The first Christians – and the only Christians – for around ten years following the Day of Pentecost were of a Jewish background. They had been looking forward to the Messiah, they learned that the Messiah had come and he was Jesus, they were immersed and took him as the Lord of their lives. For the Jews, the entire idea of the Messiah was rooted in what they knew in the scriptures. They were able to continue doing much of what they had been doing as Jews, but with Jesus as the fulfilment of the prophets.
With Cornelius (Acts 10) there began to be Gentiles – those who were not Jews – becoming Christians. This posed quite a problem for the Christians of a Jewish background because they were still observing the law of Moses, a law given to the Israelites. The Gentiles never had followed the Jewish scriptures. The question that came up was whether Gentiles had to become Jews as well as Christians. Did they have to begin following all the distinctly Jewish practices? This seems to have been centered particularly in men being circumcised.
This question reached a critical point in Antioch, a congregation made up of both Jews and Gentiles. It was Jewish Christians who began to teach the need for circumcision.
“Now some men came down from Judea and began to teach the brothers, ‘Unless you are circumcised according to the custom of Moses, you cannot be saved.’” (Acts 15:1 NET)
This resulted in a major argument and debate with no agreement being reached. The solution the Christians came up with was to send a delegation from Antioch, including Paul and Barnabas, to Jerusalem to meet with the apostles and elders to seek their understanding.
When they arrived in Jerusalem we discover that the idea of Gentiles taking on the Mosaic Law when they became Christians was centred in those who were Pharisees. “But some from the religious party of the Pharisees who had believed stood up and said, ‘It is necessary to circumcise the Gentiles and to order them to observe the law of Moses’” (Acts 15:5).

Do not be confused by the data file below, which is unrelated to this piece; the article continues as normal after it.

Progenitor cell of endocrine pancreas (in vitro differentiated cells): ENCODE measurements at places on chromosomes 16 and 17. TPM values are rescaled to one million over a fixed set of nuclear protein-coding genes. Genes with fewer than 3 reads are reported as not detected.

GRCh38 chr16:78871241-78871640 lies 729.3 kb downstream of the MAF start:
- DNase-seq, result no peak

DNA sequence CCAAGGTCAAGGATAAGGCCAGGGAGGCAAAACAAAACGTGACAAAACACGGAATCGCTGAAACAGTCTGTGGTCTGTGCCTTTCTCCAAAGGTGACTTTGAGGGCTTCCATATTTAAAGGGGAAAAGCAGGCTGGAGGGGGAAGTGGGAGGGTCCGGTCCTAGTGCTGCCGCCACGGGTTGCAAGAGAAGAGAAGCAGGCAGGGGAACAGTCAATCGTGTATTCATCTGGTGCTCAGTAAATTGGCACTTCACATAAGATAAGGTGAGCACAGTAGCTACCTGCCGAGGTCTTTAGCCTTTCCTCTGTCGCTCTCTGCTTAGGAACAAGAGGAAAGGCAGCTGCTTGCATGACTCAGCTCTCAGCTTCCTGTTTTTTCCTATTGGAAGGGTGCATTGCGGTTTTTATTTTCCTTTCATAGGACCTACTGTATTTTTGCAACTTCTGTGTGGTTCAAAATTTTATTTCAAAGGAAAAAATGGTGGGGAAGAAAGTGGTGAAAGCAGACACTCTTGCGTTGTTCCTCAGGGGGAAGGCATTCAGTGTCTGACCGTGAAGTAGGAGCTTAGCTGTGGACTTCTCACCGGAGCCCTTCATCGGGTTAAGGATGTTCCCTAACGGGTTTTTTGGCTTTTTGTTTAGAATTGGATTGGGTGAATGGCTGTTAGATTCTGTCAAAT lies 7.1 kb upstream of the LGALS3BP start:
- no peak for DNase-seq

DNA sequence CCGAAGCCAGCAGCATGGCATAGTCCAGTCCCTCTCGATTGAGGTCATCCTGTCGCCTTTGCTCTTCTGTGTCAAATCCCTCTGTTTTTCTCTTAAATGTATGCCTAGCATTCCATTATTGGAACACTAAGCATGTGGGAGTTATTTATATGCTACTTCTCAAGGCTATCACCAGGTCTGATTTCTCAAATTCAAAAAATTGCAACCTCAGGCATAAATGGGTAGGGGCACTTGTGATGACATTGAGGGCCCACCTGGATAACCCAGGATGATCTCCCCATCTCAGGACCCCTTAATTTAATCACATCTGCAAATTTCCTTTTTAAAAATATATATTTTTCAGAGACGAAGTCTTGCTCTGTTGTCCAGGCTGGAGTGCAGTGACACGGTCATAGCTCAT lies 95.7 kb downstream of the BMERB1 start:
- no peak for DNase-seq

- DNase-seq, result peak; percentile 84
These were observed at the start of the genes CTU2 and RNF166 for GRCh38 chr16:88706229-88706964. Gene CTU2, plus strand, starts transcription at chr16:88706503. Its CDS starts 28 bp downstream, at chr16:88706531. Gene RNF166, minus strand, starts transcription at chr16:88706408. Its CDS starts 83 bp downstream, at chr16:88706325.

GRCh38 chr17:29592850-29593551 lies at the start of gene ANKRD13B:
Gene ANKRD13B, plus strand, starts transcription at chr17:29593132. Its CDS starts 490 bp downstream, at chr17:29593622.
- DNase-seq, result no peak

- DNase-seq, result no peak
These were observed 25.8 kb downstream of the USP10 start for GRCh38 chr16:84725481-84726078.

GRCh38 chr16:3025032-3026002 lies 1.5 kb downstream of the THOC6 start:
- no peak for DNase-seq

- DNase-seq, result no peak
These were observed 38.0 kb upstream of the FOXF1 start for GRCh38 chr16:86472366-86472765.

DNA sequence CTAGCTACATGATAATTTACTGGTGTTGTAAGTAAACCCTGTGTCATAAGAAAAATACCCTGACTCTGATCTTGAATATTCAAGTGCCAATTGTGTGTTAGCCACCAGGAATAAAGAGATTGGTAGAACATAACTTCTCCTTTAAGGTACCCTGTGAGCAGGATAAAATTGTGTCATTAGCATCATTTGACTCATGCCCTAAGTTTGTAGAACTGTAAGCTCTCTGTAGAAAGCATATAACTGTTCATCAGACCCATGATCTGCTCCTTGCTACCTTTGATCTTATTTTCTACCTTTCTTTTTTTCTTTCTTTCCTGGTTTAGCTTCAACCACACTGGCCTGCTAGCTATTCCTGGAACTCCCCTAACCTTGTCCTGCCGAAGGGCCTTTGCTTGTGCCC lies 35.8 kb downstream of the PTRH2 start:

The apostles and elders met together to consider this. After much debate specific information was presented by Peter and then by Barnabas and Paul. Peter was the first to teach Gentiles, so what he said was important. Barnabas and Paul had been working among the Gentiles, so they would have first hand knowledge as well.
Peter emphasised that by God giving the Holy Spirit to Gentiles in the same way he had to the Jews, he was not adding anything that they needed to do to become Christians. He added,
“So now why are you putting God to the test by placing on the neck of the disciples a yoke that neither our ancestors nor we have been able to bear? On the contrary, we believe that we are saved through the grace of the Lord Jesus, in the same way as they are” (Acts 15:10-11).
Barnabas and Paul explained their work among the Gentiles and God working miraculous signs and wonders through them – but he had not added that they had to observe the law of Moses.
James summarised and proposed a solution. They should not be adding anything that would make being a Christian difficult for the Gentiles, but there were some things they should not do. These were primarily something that would have been offensive to the Jewish Christians and were all involved in some way, although not exclusively, with idolatry. These were: “abstain from things defiled by idols and from sexual immorality and from what has been strangled and from blood” (Acts 15:20). These were taught against in the law of Moses.
Perhaps the lesson in this is that we should be careful not to add anything to what God’s word says about being a Christian. Sometimes Christians struggle to distinguish between what is tradition from what God’s word says because we are used to doing something in a particular way.
May we always call people to follow Jesus and become Christians only.
Photo by hudsoncrafted from pixabay.com.
Readings for next week: Acts 14-19